The expanded polystyrene foam (EPS) used in EIFS is not noncombustible, while stucco is noncombustible. It is important to note however, that incorporating EIFS onto a wall that is already up to necessary fire codes does not detract from the supporting wall's preexisting fire resistance in any way.

17.07.2009 Repairing water-damaged EIFS without complete removal

In many cases, performing sufficient repairs on Exterior Insulation Finishing Systems may mean to some who are uninformed that they must be completely removed and redone. However, this does not have to be the case, and a bit of pre-existing knowledge can help you in avoiding these costly and time-consuming situations.

03.07.2009 What can I get away with - Modifying EIFS

Exterior Insulating Finishing Systems are great multitaskers, and there’s a lot they can do for you. They insulate, are energy-efficient and offer a high aesthetic appeal. That said, these qualities may not be enough for some, and there’s many people who wonder if they can get away with modifying EIFS in some way (or if they can create a "hybrid system"), but still not alter their functionality or structural integrity. This article will shed light on key issues that should be taken into consideration before attempting anything of the sort.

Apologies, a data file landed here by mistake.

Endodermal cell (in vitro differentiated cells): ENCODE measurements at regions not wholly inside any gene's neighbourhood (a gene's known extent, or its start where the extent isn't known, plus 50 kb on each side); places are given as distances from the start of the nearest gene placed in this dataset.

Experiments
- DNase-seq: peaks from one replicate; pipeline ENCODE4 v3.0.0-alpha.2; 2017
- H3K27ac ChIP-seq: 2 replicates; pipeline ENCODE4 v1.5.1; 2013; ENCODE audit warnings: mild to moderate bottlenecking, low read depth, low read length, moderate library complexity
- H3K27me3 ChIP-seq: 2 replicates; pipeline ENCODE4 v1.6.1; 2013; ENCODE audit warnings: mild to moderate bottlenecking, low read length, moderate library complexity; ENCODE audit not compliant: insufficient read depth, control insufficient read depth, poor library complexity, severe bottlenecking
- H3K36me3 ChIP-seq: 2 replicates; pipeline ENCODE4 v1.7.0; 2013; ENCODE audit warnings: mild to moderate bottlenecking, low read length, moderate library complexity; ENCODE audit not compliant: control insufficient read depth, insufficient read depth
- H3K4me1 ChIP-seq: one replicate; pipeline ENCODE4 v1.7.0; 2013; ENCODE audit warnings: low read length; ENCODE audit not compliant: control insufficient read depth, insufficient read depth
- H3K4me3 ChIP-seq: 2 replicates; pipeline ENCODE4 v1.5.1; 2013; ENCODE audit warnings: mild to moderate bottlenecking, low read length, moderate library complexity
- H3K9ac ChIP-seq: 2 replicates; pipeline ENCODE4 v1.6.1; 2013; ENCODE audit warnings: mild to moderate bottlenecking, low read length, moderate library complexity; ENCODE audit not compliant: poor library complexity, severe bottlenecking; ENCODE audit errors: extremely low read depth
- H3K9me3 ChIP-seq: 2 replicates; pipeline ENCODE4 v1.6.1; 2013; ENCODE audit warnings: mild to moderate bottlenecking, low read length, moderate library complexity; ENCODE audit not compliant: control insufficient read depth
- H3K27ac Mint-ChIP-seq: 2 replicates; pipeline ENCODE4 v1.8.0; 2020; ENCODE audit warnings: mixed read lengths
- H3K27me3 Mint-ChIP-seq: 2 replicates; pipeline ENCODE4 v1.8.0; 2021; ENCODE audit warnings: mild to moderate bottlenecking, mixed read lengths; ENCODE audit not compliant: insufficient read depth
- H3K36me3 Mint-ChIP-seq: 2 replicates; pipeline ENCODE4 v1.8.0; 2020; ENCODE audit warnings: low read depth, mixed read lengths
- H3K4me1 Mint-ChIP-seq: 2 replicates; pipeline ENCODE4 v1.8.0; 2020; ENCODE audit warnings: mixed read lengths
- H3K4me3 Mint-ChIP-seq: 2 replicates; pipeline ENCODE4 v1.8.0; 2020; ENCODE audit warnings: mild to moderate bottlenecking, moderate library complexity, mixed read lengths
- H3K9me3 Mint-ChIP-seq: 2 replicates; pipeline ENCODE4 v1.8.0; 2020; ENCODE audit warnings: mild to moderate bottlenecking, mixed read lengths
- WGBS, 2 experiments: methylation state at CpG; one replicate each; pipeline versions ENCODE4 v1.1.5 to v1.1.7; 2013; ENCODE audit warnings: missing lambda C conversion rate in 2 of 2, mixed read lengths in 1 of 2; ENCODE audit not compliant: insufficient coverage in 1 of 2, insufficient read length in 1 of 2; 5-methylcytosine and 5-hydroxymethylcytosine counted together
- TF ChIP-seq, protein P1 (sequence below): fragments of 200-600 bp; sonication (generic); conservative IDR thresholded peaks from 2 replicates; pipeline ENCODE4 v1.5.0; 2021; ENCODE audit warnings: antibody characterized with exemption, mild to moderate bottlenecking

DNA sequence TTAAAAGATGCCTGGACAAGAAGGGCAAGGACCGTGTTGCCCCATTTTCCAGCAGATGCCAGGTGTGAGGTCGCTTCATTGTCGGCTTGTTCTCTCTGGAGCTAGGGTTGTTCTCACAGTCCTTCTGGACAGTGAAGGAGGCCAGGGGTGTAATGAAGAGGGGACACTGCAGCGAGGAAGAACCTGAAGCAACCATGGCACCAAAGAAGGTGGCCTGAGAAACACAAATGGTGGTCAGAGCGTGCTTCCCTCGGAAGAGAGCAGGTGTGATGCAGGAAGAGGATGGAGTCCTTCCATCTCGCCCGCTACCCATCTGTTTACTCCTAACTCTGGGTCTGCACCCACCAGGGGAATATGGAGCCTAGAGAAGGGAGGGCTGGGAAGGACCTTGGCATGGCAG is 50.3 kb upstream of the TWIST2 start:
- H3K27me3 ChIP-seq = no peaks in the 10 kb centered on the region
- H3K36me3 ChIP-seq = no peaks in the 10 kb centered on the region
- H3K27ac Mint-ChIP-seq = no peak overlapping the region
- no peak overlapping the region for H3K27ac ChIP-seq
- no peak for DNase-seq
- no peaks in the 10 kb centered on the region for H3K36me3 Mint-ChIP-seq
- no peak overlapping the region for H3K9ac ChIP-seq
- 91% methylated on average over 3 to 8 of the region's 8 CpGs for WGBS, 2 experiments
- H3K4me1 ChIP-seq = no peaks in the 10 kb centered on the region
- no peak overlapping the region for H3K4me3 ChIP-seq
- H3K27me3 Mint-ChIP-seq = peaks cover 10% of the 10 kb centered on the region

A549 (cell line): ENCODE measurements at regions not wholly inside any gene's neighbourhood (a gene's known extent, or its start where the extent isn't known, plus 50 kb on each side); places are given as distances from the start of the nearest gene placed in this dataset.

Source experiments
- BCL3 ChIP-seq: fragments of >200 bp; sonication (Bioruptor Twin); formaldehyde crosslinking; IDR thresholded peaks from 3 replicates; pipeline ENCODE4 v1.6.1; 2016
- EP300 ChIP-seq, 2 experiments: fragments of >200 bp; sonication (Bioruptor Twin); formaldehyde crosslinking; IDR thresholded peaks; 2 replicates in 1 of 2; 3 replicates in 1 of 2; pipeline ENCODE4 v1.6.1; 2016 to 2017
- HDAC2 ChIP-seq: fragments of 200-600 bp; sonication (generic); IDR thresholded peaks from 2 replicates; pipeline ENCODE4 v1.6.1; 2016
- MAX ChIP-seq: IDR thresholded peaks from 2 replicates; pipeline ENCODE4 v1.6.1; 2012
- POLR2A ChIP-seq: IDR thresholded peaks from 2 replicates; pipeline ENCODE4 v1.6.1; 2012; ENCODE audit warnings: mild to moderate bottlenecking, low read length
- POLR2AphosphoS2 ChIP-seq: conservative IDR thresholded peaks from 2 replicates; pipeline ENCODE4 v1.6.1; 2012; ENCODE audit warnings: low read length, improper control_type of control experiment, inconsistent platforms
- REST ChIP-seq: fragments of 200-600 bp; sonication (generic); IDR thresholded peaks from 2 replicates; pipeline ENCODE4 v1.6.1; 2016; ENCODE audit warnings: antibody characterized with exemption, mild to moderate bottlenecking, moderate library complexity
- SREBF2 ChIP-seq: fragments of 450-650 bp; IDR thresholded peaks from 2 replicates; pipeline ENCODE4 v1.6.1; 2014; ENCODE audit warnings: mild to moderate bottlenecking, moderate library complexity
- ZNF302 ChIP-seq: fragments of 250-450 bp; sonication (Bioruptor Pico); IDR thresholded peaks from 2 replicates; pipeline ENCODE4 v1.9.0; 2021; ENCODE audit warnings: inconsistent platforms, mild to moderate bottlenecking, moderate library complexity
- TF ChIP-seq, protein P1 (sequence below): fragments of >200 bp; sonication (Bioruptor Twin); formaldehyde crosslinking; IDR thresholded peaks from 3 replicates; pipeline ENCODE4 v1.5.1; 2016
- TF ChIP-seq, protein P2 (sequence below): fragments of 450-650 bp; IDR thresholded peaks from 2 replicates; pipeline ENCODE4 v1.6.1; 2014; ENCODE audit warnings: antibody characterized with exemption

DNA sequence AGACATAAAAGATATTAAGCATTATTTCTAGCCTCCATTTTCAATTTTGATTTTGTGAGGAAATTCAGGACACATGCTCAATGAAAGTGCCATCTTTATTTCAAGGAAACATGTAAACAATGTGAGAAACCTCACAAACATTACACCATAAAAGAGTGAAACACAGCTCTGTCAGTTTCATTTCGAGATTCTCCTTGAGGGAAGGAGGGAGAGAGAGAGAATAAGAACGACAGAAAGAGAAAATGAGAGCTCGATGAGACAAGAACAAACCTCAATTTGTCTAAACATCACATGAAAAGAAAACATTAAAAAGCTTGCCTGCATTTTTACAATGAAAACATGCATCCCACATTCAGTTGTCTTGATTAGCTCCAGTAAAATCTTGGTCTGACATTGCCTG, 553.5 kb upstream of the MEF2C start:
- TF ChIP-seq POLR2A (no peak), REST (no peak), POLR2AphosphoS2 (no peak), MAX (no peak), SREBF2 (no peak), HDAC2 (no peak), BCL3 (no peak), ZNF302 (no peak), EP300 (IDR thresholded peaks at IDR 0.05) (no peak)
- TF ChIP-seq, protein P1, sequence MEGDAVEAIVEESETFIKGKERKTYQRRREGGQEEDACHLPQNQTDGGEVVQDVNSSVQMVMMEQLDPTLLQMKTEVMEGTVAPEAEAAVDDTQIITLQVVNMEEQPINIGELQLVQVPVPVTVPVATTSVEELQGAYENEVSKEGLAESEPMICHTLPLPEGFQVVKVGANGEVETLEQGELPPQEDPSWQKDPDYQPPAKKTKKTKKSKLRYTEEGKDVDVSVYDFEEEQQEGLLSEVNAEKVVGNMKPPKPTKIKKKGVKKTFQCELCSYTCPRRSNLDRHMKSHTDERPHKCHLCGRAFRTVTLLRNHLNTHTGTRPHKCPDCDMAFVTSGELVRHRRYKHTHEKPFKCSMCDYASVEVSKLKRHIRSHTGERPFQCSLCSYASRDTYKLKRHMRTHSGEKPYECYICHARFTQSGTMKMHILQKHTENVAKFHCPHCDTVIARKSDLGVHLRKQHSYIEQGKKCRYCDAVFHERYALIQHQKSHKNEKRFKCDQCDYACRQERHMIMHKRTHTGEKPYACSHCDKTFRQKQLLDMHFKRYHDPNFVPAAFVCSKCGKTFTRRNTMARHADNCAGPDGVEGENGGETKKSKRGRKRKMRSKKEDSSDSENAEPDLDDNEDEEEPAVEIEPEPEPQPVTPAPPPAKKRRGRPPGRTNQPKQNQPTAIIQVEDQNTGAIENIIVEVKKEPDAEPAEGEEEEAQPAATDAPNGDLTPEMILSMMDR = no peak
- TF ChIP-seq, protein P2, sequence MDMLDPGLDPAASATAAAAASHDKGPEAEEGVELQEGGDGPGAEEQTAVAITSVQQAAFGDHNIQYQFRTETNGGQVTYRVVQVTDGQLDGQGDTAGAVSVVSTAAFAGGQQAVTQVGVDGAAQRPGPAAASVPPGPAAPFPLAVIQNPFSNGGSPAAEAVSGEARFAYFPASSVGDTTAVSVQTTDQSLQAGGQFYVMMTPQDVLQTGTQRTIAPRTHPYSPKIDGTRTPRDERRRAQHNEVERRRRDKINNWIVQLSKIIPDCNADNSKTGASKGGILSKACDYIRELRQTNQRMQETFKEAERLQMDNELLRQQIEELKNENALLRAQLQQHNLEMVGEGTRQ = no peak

19.06.2009 An exercise in Canadian EIFS preparedness

After a decent amount of time has passed since the installation of EIFS on a home or building, minor repairs may need to be made, performance may need to be assessed as well as the arising of other enquiries that will necessitate the removal of a small portion of the EIFS to see what’s going on internally. Obviously, once this portion has been removed, it should be fixed up again. Having continuous access to the supplies needed for this job can be tricky unless you have a preexisting kit on hand, ready for the job when the time calls for doing these minor patch-ups.